Flowers, Fruits and Fables of Amazonia, published by Redfern Natural History Productions (www.redfernnaturalhistory.com) in 2023, by Ghilliean T. Prance. 298pp. ISBN 978-1-908787-46-0.
Biodiversity runs riot in this book, which is full of the some of the most colourful plants in the world, those from Amazonia, written by one who has been their most, Sir Ghillean Prance, Director of the Royal Botanic Gardens in Kew (1988-1999) and has mounted 39 expeditions to all the wet and dry, lowland and highland habitats there, and bringing back 350 new species of plant for science.
It may be a colourful book but there is a sombre message, for the book is dedicated to the President of Brazil and to Ministers Marina Silva and Sonia Guajajara ‘in the hope that they can halt the deforestation of the Amazon rainforest and use it sustainably.’
As befits a Director of Kew the book is laid out in a strictly classificatory manner, pteridophytes, gymnosperms, monocots and dicots which is very useful if your thought processes are botanically inclined. Grasses, which include bamboos, are described even though they have limited colourful appeal, they are big colonisers of the backwaters of Amazonia – many a time our way has been blocked by wild rices which we have had to powerboat–over. On terra firma ones way is often thwarted by stands of dense bamboo. Where plants have been taxonomically split with new up to date DNA evidence these are explained in good order.
So this is a very colourful book because of the chosen subjects, and we must remember that the colours have evolved because of the pollinators, the insects, other invertebrates, birds and bats. All of these are mentioned in the text, some of them seen doing their bit for pollination, squeezing and nudging blossoms to get their reciprocal rewards. The colourful flowers would not be so diverse if it was not without this co-evolution with insects. We see the change in floral colours after pollination.
This intimate evolution of plant morphology has not been missed by those who puzzle over the Doctrine of Signatures, particular the Clitonia genus, and Prance recalls the squeamishness of the early taxonomists as to how to describe these female features in a flower. If that was not enough, in Europe the look-alike Fallopian tubes of Aristolochia clematitis are also fair and square examples of the doctrine, mirrored also by other much larger tube-like Aristolochia species in Amazonia.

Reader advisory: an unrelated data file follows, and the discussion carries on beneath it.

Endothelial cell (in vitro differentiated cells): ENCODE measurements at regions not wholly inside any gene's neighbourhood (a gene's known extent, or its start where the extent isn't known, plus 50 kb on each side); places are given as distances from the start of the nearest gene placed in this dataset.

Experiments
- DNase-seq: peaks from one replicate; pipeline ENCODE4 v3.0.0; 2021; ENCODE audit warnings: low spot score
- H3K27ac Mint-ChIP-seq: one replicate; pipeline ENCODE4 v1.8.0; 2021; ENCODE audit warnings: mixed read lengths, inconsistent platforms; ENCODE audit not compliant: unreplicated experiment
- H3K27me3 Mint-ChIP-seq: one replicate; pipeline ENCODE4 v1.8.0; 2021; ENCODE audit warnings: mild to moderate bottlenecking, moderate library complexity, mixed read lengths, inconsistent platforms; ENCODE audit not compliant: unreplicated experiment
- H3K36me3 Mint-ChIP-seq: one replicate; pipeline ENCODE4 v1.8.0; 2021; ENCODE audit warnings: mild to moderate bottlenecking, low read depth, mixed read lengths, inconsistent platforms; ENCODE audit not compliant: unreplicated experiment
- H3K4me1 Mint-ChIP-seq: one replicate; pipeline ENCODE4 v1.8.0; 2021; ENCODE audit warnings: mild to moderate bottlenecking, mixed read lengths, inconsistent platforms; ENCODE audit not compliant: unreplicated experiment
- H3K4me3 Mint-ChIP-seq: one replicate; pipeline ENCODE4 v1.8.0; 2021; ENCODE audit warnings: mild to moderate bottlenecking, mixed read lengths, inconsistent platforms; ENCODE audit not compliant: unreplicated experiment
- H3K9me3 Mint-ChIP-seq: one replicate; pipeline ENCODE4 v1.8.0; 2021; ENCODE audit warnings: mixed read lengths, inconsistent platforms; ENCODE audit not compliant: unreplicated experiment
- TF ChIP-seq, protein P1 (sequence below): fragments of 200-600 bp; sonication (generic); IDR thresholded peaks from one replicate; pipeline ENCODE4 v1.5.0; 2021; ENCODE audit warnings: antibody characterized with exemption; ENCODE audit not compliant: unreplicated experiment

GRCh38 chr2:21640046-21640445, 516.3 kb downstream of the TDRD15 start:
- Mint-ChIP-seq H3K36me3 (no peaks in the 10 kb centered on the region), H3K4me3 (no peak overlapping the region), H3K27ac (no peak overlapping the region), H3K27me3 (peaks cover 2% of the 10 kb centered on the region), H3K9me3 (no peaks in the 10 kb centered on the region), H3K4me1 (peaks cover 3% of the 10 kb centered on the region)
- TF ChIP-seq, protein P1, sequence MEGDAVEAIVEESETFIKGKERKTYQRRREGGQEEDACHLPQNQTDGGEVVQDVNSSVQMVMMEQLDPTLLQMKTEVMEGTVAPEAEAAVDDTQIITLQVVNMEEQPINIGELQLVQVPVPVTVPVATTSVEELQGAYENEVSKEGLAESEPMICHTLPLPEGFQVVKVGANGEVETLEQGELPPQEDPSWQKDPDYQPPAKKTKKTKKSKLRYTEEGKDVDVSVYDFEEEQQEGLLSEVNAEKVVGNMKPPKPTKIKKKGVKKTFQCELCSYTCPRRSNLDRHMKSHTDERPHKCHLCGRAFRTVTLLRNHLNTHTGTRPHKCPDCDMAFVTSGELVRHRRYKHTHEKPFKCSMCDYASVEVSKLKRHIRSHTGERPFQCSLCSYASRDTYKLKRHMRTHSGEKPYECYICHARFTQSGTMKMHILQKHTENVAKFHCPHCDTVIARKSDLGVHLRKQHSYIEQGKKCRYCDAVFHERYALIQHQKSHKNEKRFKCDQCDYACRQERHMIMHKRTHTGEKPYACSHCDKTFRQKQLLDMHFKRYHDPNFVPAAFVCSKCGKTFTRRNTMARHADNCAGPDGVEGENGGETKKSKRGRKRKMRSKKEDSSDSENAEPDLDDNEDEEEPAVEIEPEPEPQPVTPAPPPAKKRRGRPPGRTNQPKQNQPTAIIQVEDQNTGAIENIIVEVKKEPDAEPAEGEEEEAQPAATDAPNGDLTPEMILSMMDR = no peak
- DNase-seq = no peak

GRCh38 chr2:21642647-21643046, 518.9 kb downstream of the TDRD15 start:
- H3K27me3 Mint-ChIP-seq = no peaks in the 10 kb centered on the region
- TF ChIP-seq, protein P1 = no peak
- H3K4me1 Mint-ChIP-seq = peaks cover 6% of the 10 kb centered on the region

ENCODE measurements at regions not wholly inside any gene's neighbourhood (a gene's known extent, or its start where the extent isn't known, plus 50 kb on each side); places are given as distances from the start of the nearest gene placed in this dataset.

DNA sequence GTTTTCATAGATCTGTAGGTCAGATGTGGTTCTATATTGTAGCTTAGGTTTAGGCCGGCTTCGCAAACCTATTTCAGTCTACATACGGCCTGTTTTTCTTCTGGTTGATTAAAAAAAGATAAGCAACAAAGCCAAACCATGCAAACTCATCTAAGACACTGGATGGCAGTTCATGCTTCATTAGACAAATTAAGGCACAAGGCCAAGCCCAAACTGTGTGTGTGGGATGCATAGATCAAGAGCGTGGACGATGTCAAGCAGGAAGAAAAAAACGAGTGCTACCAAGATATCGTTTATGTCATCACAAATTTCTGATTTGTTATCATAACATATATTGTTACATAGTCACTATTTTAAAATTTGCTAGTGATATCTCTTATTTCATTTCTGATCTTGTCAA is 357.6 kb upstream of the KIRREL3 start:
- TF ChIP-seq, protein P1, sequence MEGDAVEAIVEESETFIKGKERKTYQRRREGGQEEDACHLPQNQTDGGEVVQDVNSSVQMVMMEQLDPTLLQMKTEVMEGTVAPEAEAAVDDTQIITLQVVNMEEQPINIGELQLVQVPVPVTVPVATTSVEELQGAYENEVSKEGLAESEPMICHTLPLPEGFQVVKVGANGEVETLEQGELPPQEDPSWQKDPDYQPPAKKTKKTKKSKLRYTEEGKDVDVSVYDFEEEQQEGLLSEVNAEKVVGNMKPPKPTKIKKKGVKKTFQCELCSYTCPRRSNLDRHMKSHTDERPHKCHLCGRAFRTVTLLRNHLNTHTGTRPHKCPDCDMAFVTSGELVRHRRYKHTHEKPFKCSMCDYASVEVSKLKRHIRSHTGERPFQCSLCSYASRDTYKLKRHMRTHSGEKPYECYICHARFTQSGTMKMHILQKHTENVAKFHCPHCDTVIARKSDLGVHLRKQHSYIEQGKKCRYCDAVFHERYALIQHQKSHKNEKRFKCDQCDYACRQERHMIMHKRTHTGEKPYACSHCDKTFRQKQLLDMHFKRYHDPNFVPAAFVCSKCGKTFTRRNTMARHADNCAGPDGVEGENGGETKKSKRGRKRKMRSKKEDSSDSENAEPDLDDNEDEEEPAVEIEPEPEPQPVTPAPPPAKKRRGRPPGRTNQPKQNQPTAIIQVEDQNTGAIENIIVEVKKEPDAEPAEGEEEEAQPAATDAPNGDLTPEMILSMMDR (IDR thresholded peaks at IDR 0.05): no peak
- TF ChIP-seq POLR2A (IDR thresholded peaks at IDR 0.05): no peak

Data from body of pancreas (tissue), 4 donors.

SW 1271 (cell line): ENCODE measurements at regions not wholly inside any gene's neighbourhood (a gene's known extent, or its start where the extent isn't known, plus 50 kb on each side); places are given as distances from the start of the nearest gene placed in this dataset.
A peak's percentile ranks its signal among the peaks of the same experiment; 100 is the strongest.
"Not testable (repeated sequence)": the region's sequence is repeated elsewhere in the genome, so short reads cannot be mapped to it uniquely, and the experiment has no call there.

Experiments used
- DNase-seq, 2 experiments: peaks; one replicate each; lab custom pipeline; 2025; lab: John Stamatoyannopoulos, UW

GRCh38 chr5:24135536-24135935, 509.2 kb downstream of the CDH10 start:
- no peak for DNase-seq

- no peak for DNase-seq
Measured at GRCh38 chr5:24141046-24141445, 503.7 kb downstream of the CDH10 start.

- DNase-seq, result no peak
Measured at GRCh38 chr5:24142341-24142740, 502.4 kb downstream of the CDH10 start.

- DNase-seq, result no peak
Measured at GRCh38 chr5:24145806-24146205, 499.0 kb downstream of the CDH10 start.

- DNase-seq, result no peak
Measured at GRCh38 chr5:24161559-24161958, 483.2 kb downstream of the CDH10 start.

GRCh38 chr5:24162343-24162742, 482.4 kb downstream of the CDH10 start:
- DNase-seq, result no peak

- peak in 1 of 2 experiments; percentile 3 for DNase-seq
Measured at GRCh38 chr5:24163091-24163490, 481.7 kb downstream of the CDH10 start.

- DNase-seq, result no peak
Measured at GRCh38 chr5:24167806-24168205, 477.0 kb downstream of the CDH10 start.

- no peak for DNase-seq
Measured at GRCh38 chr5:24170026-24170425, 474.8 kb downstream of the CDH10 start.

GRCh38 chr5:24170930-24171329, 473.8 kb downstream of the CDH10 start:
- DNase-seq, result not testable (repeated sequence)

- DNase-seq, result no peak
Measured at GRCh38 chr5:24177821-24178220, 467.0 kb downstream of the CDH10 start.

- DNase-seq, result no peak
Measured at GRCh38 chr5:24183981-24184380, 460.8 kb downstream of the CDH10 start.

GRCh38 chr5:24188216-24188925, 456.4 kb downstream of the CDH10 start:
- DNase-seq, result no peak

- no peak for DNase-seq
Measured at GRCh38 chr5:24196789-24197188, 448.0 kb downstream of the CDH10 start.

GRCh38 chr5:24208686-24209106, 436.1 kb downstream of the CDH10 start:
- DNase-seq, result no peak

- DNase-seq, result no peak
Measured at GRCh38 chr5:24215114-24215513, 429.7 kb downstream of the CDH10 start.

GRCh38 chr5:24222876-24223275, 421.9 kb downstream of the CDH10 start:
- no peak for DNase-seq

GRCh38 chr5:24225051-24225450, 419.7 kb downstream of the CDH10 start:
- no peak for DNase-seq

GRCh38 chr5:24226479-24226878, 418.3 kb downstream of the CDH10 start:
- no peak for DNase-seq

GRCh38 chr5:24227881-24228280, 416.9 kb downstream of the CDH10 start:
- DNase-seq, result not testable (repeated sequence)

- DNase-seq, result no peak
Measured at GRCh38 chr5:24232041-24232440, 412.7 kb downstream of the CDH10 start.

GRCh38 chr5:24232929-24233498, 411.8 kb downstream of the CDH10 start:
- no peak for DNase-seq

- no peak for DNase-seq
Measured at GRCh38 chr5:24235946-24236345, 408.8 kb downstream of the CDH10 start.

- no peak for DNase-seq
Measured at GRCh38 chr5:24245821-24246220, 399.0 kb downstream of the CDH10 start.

Prof Prances’ firm favourite in the forest is the native Brazil-nut family (Lecythidaceae) – his group – on which he has researched much with his late colleague Dr Scott Mori (d. 2020) fellow researcher at NY Botanic Garden – there are 340 species in the family. The family includes the Cannon-ball tree and the Brazil nut tree. Both are large unforgettable distinguished trees in the rainforest – just visit the Rio Botanic Garden to see many tree treats described in this book. Prance describes the Brazil nut tree as the ‘most beautiful tree of the Amazonian forest’; the tree was named after a most beautiful young woman of the Tefé Indians called Caboré, who was mysteriously lost in the forest and came back as a valuable forest tree that brought livelihood and food for the community.
There are many other fables described in this book, true to the books’ title, and they are highlighted in pale green throughout to distinguish it from the main text. The rainforest is actually an unforgiving environment for man, and many of the fables relate to death of revered ones; a long story of Naia who drowned when trying to kiss her lover (the moon) and came back as a giant Victoria water lily (three species, with the largest undivided leaves in the world at 2m diameter); the white-skinned Tupi girl called Mani who became ill and came back as a root of cassava or manihot, the word coming from a combination of two Tupi words Mani and oca; a long story of the Bacaba palm sprouting at the top of a hill from one lost in battle.
There are a lot of red flowers and fruits illustrated in the book, but then these are multi-purpose colours for advertisement pollinators, signals to fruit eaters for dispersal purposes, and warning colours. The asymmetrical red, black ad white seeds of the guaraná plant arose from the buried eyes of a boy killed by a snake.
In this book we therefore get an insight into the peoples of the forest, the Yanomami preparing the hallucinogenic snuff from the Virola tree, Bixa body paint, the Jarawara snorting tobacco, the weaving of baskets, utensils, woodworking skills for canoes and houses, extracting curare as an arrow poison, and making chewing gum from latex (really puts Prance off it for life). There are medicinal uses, including covering sick babies with Genipapo paint.
The book would appeal to all naturalists and students of tropical ecology, and those who have never visited a tropical forest. It would also appeal to all those who have visited tropical botanic gardens around the world, since there are some familiar examples that are neotropical or pantropical as described in the book. Others who would benefit from this book would include those who have been on any Latin American tropical field trip. There is an index, scientific and common names indexes and a list of papers from which evidence has been drawn, including just a few of the author’s 590 scientific papers. A fine read and colourful window into the leafy heart of Amazonia.